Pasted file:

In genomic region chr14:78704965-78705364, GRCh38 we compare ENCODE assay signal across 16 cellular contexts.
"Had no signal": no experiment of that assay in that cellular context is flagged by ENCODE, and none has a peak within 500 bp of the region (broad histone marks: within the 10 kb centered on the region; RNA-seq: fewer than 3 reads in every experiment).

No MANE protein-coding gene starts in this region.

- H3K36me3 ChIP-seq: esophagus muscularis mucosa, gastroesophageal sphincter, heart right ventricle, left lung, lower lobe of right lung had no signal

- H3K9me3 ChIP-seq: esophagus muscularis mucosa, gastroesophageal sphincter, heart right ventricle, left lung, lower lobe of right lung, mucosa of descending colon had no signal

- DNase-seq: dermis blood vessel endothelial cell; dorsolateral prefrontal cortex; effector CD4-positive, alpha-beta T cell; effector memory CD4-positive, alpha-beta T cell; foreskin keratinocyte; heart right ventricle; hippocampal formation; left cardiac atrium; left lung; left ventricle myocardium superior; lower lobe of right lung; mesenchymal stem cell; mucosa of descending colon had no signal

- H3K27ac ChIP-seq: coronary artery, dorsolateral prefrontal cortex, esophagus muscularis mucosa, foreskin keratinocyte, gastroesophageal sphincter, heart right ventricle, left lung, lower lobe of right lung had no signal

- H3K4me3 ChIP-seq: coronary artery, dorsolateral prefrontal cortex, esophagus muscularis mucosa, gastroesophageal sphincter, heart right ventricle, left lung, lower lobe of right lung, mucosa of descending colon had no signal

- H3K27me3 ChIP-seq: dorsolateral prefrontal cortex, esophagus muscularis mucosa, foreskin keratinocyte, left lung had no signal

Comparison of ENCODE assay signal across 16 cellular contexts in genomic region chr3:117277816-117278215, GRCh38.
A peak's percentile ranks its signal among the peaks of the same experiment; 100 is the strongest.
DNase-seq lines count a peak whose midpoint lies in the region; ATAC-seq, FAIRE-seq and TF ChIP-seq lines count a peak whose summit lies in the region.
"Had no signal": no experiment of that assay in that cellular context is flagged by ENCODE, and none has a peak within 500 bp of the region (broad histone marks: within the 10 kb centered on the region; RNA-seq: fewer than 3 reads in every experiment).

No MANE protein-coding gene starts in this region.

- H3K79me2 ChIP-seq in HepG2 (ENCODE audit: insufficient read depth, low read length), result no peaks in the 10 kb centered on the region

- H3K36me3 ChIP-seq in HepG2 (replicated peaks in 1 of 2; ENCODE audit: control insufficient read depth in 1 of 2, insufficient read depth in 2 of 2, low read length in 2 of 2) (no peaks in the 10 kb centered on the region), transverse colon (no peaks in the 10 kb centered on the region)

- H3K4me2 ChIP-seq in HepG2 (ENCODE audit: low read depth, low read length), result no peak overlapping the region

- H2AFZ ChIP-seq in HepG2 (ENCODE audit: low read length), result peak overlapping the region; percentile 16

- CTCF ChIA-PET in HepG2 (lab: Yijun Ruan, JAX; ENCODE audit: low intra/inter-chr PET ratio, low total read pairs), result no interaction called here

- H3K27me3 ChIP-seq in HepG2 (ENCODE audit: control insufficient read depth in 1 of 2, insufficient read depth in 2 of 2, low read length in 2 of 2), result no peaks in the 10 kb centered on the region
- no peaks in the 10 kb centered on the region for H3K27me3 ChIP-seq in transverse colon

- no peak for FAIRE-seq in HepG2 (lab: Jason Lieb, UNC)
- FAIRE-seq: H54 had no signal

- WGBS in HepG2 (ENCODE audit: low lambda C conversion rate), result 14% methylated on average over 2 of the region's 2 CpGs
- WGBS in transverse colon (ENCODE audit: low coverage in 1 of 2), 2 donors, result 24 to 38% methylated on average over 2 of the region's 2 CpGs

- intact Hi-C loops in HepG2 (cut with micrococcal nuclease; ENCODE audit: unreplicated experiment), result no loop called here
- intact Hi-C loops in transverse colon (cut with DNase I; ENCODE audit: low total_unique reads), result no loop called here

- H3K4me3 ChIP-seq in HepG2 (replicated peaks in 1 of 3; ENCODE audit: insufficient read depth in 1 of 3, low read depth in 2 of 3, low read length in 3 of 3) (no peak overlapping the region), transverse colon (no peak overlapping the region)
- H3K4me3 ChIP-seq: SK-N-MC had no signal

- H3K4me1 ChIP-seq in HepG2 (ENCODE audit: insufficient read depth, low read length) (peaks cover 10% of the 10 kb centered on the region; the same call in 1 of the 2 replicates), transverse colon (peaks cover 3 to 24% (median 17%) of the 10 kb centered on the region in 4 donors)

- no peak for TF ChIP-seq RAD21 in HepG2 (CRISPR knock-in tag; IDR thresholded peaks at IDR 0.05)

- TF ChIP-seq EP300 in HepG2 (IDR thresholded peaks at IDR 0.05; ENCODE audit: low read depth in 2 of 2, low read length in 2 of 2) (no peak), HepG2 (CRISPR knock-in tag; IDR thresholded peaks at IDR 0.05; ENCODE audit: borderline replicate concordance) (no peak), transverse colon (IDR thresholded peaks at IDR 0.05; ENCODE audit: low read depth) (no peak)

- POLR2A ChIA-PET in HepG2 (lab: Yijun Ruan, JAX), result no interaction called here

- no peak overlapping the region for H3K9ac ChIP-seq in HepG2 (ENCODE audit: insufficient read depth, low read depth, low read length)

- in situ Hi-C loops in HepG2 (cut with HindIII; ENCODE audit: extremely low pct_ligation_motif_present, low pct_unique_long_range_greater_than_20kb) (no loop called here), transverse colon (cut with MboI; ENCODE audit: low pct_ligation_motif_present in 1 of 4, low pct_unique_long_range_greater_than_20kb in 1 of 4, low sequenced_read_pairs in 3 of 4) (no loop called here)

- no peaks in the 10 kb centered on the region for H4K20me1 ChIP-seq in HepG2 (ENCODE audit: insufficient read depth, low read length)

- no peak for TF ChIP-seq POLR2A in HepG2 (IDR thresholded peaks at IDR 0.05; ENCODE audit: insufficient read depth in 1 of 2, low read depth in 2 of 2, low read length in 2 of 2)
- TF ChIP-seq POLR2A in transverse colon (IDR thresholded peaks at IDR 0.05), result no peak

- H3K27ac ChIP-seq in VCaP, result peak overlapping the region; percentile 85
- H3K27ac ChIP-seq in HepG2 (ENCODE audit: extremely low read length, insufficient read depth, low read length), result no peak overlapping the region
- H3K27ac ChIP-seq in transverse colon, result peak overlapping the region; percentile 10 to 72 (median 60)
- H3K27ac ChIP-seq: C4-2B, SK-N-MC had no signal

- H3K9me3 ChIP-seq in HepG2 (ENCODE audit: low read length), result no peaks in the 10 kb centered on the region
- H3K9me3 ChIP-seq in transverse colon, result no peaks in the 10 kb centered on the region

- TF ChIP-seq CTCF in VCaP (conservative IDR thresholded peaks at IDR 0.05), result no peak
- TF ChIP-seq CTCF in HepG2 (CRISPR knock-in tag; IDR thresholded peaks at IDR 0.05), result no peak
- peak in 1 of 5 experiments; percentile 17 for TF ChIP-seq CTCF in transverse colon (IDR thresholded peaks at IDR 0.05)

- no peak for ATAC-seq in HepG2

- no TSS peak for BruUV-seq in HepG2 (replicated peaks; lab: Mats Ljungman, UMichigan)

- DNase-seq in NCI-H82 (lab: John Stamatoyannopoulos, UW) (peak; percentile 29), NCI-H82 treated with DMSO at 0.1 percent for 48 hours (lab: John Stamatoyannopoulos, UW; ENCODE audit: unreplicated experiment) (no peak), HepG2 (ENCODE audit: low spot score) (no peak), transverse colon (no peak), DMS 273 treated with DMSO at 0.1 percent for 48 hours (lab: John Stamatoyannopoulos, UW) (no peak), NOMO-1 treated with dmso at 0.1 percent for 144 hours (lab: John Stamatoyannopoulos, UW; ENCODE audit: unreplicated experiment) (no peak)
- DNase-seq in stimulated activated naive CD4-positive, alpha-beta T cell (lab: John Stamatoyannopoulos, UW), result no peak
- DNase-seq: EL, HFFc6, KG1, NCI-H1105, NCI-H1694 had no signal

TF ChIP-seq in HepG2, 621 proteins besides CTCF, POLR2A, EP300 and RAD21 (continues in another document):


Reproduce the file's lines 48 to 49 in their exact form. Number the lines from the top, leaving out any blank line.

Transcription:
- no peak for ATAC-seq in HepG2

- no TSS peak for BruUV-seq in HepG2 (replicated peaks; lab: Mats Ljungman, UMichigan)